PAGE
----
easily let it run in the ...
I'm using Aperture too. Here's is my far-from-perfect workflow. It works for me, but not always.
My point is to start trashing as many shots as possible, and to keep only good or important ones, so later I can give more attention and time to a small, manageable, number of really good ones.
Important: I'm using a managed aperture library, so I keep ...
Well, just an idea: print cards with your email. Write a number and a password in each card. The numbers must be consecutive and you should use them in order. Every time you meet a new subject, take a picture of a card and give it to him/her. They just need to send you an email indicating the number and the password. The number will help you to find the ...
There are certain types of drives that Picasa refuses to list in its "Folder Manager" – generally these are drives formatted with the exFAT file-system, commonly used on USB sticks.
There are two possible workarounds to handle the issue:
1. Manually edit watchedfolders.txt
If you locate and access:
Step 1 - Move the files to the new location. It's important to a) Ensure they no longer exist at the original location, and be preserve their organization (ie. folder structure) on the destination.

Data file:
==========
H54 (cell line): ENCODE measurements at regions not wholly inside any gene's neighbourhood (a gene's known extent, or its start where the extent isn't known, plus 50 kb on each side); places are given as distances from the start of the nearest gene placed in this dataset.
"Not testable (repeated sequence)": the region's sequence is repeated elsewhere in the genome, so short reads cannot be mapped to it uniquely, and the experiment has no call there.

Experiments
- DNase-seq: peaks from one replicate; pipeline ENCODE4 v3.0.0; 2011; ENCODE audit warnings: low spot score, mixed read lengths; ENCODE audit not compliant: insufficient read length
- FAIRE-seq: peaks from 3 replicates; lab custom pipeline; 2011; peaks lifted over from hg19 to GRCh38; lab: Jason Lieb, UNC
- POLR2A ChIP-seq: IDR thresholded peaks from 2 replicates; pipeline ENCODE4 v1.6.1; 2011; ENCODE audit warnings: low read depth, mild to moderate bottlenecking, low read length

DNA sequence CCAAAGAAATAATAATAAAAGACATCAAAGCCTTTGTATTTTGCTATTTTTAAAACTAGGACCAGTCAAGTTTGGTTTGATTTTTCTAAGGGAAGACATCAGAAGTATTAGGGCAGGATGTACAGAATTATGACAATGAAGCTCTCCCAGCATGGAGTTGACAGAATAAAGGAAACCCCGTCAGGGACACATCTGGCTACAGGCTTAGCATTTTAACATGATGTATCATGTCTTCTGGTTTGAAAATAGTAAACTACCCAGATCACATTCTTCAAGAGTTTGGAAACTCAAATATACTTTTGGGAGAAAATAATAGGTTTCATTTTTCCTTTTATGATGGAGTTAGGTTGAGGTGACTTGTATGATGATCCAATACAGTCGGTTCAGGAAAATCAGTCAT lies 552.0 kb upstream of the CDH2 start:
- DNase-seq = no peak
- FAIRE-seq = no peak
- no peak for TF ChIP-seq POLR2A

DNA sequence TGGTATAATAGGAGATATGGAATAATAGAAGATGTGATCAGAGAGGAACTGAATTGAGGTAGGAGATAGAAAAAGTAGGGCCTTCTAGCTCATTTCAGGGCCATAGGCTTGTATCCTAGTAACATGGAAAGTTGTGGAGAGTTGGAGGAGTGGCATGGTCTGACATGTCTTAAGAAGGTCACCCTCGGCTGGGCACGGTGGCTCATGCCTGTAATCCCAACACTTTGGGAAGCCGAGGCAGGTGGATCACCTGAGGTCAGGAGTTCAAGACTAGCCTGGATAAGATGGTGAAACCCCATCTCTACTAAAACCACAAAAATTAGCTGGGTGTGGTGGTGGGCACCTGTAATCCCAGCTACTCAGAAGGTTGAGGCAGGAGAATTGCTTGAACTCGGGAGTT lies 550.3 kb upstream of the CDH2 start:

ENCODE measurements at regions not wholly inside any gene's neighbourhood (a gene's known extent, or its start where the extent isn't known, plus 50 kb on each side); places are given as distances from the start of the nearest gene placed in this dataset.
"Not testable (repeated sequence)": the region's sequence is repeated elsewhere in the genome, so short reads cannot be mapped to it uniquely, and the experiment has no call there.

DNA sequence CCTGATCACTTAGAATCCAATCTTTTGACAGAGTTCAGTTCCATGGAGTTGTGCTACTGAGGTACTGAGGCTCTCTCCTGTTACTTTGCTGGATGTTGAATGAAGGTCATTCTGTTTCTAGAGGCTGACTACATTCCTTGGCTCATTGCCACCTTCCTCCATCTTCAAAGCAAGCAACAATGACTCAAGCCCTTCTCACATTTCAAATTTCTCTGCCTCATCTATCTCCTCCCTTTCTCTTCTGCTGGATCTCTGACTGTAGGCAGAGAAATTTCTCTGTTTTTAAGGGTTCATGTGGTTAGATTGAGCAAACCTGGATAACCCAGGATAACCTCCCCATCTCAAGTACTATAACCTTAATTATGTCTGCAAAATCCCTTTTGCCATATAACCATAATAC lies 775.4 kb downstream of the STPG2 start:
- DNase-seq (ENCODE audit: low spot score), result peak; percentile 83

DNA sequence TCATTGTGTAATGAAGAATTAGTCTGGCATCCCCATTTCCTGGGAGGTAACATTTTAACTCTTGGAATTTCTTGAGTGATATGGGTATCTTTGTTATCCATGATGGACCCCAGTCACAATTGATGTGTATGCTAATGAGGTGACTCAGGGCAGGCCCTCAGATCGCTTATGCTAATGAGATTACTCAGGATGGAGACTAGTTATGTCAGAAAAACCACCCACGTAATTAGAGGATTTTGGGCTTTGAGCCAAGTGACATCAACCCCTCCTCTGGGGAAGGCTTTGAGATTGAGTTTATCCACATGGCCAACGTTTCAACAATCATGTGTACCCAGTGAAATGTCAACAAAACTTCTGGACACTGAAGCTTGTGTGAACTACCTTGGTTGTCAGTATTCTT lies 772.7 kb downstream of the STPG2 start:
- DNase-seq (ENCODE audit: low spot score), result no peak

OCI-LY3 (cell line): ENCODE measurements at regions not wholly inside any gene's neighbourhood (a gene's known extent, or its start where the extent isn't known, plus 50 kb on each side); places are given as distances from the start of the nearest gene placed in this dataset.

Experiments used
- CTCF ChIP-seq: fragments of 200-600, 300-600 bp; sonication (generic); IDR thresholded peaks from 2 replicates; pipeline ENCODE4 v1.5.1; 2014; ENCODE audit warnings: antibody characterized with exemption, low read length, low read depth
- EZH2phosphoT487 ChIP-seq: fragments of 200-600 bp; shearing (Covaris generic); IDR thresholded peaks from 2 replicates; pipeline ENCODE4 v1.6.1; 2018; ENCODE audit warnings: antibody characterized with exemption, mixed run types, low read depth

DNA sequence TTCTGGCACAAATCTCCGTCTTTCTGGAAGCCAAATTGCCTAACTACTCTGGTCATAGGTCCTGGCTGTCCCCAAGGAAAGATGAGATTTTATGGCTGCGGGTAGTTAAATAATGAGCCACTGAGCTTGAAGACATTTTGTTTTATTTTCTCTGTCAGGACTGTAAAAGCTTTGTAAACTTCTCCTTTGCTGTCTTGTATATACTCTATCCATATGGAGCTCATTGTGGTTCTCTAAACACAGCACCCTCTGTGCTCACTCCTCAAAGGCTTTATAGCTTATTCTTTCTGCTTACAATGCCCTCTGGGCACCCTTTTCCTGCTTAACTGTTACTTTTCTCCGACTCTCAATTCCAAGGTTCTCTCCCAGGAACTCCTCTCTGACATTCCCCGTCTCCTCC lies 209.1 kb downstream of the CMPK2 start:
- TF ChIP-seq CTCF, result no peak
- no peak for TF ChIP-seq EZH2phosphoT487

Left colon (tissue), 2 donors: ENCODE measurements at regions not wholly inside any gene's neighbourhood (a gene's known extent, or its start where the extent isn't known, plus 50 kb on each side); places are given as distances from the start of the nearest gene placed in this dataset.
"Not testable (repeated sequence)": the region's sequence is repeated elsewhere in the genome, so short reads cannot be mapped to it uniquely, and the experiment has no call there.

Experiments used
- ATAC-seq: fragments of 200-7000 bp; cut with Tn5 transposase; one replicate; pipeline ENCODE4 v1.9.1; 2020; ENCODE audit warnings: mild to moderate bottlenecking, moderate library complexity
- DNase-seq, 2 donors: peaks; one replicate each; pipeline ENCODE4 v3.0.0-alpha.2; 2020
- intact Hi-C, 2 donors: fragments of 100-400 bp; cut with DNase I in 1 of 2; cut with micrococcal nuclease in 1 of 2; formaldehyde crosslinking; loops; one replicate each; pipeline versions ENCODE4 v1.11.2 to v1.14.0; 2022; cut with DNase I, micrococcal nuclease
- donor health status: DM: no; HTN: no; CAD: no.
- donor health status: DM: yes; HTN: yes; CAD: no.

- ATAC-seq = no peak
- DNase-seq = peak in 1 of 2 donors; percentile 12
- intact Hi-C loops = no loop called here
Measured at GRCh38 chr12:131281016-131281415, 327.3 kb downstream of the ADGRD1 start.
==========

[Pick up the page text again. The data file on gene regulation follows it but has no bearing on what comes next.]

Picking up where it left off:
Step 2 - Start Lightroom. Be sure you are in Library view.
If you've moved entire folders...
Step 3 - At the left, under Folders, navigate to the top-level ...
Interestingly, I also found the same blog when starting out with Lightroom. There are many ways to get images organized and I found have a file-system structure is very helpful.
First is that the filesystem structure is accessible without Lightroom to every other program. You can use it to quickly located images without having to load Lightroom and wait for ...
For those who have done the same mistake here is how to proceed:
In the Library view, right click on a folder and select Synchronize...
Check both Import new photos and Show import dialog before importing checkboxes and press Synchronize button
On the import view, check Add to collection on the right pane and create a new collection and click on the Import ...
Exiftool reads many raw formats.
You can use a command similar to this one to rename your photo files :
exiftool '-filename<CreateDate' -d %y%m%d_%H%M%S%%-c.%%le -r -ext cr2 /path/to/pictures
Change cr2 to whatever your raw extension is, and /path/to/pictures to the desired folder. Once renamed, you can sort them by name. There are more examples ...
For simple things where the flexibility, power, and complication of ExifTool aren't necessary, I like to use the tool jhead. It's a command-line tool available for Linux, Mac, and Windows.
jhead -n%Y%m%d-%H%M%S *.jpg
will automatically rename all files ending in .jpg in the current directory to a format like 20181226-111141.jpg. You can use %f to also ...
I don't like filling my library and hard disk with thumbnails and library data for tons of images that failed. So I use my own Image View Plus More (free to download) to sift through my RAW images before importing to Lightroom, because Lightroom is just too slow with imports, thumbnail generation etc. Imgview+ works directly on the compactflash card.
If I ...